Municipal Solid Waste Pre-treatment: A Comparison Between Two Dewatering Options
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M. Ragazzi, E. C. Rada, V. Panaitescu & T. Apostol
In the field of Municipal Solid Waste (MSW) management, dewatering before combustion is adopted in particular cases. The aim is the modification of the waste characteristics in order to increase its LHV and allow an easier removal of glass, metals and other inert material. The process is named bio-drying when it is based on biological aerobic reactions; no auxiliary fuel is needed thanks to the exothermic reactions that develop under aerobic conditions. About 2.5 million tMSW/y will be bio-dried in 2006 when all the bio-drying plants under construction will be completed. When the process is based on an external supply of heat (generally obtained from auxiliary fuel), the option is named thermal drying. This is well developed for sewage sludge but less for MSW. In Italy we can find a few experiences of thermal drying on the oversieve from MSW automatic sorting. In this case the aim is the decrease of humidity for the production of Refuse Derived Fuel (RDF) as, according to the Italian regulation, the highest value of humidity for RDF is 25%. A few proposals of thermal drying have been proposed as a pre-treatment before combustion in two Italian towns where an incinerator has been planned. In both cases the proposal is integrated with the combustor (in order to use a part of the heat of the off-gases) and the aim is the preparation of the waste to an easier inert, glass and metals removal (for material recycling and for decreasing the impact of the incineration). The present paper shows a comparison between bio-drying and thermal drying taking into account MSW characteristics, environmental aspects, energy balances and costs. An additional comparison concerns the role of selective collection of biodegradable fraction in order to decrease the humidity of the residual MSW. Keywords: bio-drying, dewatering, MSW, thermal drying.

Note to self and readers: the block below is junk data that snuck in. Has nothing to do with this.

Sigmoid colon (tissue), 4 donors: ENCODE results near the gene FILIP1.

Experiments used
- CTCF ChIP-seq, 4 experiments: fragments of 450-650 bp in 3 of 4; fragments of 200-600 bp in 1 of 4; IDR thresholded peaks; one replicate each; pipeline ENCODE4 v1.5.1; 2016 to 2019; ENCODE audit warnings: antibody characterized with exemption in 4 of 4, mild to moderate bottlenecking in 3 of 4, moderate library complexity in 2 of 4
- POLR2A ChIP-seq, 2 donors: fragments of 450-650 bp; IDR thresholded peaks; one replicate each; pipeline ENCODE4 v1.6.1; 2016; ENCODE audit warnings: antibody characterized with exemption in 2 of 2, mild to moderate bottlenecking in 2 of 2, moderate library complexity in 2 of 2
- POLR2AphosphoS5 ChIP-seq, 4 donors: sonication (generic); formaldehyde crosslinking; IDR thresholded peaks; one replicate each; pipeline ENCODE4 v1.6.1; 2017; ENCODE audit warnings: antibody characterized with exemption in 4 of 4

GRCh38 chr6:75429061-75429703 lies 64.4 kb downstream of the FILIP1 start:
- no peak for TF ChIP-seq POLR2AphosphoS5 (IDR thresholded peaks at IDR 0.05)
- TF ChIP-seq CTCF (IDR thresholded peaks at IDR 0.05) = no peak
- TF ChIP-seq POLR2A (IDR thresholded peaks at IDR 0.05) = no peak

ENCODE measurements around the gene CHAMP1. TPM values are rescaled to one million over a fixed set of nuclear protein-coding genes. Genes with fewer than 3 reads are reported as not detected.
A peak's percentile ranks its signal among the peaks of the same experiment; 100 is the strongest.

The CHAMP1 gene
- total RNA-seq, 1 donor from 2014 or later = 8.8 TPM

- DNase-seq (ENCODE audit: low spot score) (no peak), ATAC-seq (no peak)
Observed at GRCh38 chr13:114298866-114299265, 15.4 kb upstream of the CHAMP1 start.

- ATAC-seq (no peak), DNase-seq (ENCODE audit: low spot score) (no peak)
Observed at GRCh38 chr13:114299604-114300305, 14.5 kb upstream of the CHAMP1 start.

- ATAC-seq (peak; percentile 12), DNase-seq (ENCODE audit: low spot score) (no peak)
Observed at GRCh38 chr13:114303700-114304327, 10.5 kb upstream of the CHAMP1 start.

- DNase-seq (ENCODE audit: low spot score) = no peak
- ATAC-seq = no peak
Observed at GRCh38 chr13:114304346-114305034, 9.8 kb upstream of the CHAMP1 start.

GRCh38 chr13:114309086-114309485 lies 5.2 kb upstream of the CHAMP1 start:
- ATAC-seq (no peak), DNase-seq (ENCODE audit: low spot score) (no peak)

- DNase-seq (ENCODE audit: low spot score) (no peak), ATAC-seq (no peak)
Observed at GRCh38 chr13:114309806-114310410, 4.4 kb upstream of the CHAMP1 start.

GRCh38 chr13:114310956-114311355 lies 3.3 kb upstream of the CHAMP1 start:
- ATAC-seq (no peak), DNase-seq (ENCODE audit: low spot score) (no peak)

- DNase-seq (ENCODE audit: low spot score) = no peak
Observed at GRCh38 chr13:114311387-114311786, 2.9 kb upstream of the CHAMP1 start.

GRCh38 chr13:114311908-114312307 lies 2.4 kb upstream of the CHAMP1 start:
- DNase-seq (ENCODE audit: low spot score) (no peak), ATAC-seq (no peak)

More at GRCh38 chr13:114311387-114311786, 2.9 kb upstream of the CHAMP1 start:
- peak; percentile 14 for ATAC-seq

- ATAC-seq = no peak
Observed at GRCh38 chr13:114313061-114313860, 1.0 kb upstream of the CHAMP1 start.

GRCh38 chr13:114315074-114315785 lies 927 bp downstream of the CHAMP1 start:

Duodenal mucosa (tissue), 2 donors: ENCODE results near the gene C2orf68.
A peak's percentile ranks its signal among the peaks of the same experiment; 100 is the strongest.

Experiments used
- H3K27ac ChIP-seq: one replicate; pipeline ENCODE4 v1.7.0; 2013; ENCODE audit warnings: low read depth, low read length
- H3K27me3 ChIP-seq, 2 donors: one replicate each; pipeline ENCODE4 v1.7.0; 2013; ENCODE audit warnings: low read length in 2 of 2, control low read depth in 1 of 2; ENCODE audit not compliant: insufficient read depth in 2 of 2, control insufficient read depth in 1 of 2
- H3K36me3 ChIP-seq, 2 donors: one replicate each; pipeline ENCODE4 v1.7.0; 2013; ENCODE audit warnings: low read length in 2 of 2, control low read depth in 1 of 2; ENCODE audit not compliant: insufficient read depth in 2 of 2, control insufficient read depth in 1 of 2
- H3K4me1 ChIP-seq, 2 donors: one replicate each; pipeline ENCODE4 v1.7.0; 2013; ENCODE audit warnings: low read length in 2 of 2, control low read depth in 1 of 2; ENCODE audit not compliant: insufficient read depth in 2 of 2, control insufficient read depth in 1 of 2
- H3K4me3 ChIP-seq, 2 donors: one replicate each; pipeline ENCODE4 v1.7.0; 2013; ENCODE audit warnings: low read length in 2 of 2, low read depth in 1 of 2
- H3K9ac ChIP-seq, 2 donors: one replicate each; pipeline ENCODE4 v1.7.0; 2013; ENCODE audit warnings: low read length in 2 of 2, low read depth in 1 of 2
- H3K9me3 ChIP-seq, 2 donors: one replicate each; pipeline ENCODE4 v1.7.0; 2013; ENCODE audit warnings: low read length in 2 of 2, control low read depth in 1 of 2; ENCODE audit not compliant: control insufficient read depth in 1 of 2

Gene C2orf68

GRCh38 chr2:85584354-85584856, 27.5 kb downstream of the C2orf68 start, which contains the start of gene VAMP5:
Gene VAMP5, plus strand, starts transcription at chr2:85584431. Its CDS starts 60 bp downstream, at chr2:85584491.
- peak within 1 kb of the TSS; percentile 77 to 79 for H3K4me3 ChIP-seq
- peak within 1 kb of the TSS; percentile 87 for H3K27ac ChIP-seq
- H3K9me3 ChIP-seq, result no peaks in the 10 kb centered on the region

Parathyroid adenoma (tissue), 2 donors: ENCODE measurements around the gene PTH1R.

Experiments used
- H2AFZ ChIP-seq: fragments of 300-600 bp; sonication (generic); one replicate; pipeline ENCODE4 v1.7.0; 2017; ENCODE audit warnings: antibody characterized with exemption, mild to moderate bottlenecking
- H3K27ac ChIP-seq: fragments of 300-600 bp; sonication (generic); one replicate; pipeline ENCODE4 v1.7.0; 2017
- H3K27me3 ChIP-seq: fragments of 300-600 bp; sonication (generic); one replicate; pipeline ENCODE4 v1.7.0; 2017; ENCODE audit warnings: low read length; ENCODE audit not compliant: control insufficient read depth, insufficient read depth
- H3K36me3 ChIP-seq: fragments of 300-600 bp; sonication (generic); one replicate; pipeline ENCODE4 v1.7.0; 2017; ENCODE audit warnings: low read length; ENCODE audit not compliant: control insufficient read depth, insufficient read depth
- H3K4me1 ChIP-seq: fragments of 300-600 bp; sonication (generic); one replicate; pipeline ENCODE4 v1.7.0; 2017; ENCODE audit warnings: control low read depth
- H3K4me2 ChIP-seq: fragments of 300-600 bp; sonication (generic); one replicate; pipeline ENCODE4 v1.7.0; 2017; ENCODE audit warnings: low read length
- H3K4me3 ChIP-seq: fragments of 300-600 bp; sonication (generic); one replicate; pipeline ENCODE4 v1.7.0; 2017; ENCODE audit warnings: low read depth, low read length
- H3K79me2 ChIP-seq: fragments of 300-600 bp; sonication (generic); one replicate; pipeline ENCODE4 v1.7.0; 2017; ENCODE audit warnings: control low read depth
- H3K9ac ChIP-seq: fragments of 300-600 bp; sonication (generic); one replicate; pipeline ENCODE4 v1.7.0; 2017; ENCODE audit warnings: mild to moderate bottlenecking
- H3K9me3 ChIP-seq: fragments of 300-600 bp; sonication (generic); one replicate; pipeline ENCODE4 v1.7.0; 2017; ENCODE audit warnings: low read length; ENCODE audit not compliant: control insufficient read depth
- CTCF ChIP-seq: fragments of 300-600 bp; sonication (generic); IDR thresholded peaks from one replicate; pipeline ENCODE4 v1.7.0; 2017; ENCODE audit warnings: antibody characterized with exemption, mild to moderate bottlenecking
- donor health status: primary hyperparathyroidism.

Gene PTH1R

bio-drying, dewatering, MSW, thermal drying.